eventuate

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English[edit]

Etymology[edit]

From Latin ēventu(s) +‎ -ate.

Pronunciation[edit]

  • (UK) IPA(key): /ɪˈvɛntjuːeɪt/, /ɪˈvɛntʃuːeɪt/

Verb[edit]

eventuate (third-person singular simple present eventuates, present participle eventuating, simple past and past participle eventuated)

  1. (intransitive) To have a given result; to turn out (well, badly etc.); to result in. [from 18th c.]
    • 1847, Karl Marx (Writing in Northern Star), Marx Engels Collected Works Volume 6, p. 290:
      Is that to say we are against Free Trade? No, we are for Free Trade, because by Free Trade all economical laws, with their most astounding contradictions, will act upon a larger scale, upon the territory of the whole earth; and because from the uniting of all these contradictions in a single group, where they will stand face to face, will result the struggle which will itself eventuate in the empancipation of the proletariat.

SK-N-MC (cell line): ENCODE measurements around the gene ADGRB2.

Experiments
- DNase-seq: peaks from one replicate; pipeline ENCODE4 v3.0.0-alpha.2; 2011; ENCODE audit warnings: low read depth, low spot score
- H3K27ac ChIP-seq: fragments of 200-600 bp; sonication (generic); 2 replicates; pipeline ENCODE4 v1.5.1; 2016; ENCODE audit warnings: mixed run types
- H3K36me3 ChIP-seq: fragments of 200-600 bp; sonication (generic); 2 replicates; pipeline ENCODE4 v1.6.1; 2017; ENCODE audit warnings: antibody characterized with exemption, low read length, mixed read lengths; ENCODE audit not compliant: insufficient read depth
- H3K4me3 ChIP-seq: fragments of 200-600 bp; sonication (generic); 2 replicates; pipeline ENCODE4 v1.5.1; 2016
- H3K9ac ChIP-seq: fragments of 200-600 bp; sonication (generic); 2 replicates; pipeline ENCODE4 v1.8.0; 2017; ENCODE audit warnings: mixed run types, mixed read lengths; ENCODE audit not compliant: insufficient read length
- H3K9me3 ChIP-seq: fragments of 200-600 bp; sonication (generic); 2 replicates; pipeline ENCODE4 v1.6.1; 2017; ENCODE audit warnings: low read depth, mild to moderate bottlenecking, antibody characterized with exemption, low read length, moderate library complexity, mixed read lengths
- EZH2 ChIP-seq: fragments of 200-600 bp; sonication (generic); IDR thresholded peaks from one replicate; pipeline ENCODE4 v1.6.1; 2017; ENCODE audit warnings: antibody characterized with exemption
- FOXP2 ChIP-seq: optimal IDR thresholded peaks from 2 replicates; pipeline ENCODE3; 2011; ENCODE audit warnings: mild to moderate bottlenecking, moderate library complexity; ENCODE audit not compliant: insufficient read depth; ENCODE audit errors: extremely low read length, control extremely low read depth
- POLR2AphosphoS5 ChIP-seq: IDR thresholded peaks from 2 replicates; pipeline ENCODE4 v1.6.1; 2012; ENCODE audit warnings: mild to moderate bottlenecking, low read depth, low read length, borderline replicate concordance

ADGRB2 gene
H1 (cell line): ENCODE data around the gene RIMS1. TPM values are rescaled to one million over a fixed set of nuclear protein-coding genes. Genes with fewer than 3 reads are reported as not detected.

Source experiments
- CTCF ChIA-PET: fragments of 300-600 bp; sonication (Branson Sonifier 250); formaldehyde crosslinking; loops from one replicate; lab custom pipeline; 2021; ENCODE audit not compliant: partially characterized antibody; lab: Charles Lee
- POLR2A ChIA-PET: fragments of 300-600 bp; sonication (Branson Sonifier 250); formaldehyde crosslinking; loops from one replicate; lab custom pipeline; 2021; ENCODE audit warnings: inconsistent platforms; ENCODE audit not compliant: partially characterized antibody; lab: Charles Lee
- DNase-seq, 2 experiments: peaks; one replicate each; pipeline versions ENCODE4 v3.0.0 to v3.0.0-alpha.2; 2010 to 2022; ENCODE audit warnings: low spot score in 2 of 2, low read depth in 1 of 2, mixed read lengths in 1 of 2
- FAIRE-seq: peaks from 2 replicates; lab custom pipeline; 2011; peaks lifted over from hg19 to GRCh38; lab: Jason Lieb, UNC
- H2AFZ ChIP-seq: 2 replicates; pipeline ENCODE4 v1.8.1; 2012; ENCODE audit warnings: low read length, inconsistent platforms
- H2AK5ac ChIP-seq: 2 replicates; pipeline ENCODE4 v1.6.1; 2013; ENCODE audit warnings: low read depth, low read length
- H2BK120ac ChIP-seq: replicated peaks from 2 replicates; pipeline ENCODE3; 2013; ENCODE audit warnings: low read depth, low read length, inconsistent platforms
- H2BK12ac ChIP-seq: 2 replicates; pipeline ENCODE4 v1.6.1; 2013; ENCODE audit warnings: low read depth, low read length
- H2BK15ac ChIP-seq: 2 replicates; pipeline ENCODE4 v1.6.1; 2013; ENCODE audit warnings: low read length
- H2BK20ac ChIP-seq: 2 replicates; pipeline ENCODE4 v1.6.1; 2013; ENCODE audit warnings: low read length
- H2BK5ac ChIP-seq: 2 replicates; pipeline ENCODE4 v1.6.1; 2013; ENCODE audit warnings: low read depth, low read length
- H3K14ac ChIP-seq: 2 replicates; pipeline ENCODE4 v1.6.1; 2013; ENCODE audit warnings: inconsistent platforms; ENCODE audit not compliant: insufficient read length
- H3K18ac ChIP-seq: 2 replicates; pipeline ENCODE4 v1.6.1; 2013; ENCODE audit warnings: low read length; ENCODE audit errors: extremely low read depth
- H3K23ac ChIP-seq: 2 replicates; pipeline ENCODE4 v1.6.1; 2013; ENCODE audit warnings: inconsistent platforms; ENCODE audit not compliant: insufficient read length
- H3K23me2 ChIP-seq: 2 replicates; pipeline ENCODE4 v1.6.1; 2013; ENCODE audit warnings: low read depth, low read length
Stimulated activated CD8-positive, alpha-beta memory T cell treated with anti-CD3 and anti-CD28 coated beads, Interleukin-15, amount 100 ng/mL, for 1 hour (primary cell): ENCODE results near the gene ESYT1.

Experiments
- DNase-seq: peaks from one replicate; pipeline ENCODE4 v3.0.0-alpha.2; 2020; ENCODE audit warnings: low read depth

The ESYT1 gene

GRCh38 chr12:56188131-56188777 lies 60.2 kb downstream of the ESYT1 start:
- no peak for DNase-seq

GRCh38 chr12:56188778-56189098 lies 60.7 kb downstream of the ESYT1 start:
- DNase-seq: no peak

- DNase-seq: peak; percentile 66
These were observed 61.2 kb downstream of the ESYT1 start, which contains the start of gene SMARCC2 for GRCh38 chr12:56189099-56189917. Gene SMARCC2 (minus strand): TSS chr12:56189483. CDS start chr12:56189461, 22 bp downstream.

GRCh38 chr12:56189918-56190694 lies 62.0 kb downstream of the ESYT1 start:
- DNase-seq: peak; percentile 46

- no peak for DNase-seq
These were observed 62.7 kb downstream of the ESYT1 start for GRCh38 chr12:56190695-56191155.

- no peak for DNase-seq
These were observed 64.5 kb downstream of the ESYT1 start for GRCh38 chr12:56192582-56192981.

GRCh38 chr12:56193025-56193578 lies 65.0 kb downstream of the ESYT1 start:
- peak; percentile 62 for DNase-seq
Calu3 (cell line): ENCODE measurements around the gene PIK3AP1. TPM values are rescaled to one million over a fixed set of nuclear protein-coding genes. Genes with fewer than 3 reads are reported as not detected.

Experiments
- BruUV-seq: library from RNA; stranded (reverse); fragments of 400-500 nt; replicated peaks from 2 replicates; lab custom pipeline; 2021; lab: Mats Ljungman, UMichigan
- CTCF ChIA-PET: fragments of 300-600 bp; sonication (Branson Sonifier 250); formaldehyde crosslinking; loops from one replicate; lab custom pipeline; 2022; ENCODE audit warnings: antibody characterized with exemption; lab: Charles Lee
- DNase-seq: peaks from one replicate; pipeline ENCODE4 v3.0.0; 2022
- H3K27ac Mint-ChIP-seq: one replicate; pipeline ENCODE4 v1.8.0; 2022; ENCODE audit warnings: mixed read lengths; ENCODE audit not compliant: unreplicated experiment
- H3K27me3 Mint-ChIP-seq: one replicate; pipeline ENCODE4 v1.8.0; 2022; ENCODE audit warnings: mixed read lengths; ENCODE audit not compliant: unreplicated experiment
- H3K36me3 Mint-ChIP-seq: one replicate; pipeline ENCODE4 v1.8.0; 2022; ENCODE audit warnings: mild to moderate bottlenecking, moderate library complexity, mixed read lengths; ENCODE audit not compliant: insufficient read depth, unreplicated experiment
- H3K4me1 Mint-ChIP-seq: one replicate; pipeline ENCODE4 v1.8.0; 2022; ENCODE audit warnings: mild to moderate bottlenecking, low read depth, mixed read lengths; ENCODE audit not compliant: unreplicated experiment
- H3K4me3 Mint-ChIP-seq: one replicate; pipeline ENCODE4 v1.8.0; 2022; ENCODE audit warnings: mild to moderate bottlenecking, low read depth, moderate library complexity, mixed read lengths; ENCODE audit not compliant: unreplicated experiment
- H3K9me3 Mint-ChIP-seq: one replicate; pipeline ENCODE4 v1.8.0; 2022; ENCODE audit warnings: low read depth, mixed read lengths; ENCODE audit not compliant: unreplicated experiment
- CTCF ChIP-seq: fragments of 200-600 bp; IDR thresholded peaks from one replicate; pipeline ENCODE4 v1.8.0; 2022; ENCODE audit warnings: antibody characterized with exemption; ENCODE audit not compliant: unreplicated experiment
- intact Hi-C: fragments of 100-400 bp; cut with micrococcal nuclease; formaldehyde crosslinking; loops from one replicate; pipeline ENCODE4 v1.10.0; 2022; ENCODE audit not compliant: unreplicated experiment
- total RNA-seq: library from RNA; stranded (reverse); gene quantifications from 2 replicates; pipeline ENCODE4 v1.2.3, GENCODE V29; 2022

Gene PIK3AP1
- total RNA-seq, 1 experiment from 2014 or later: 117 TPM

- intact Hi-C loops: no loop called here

• 2010, Christopher Hitchens, Hitch-22, Atlantic 2011, p. 98:
      Enoch Powell appeared to insult the memory of Dr. King by making a speech warning that “colored” immigration to Britain would eventuate in bloodshed.
  2. (intransitive) To happen as a result; to come about. [from 19th c.]
    • 2004, Adi Koila Mara Nailatikau, Fiji Senate Speech, 22 October 2004:
      Reconciliation cannot eventuate or materialise until the proper legal procedures have been followed, that is without interference from external forces.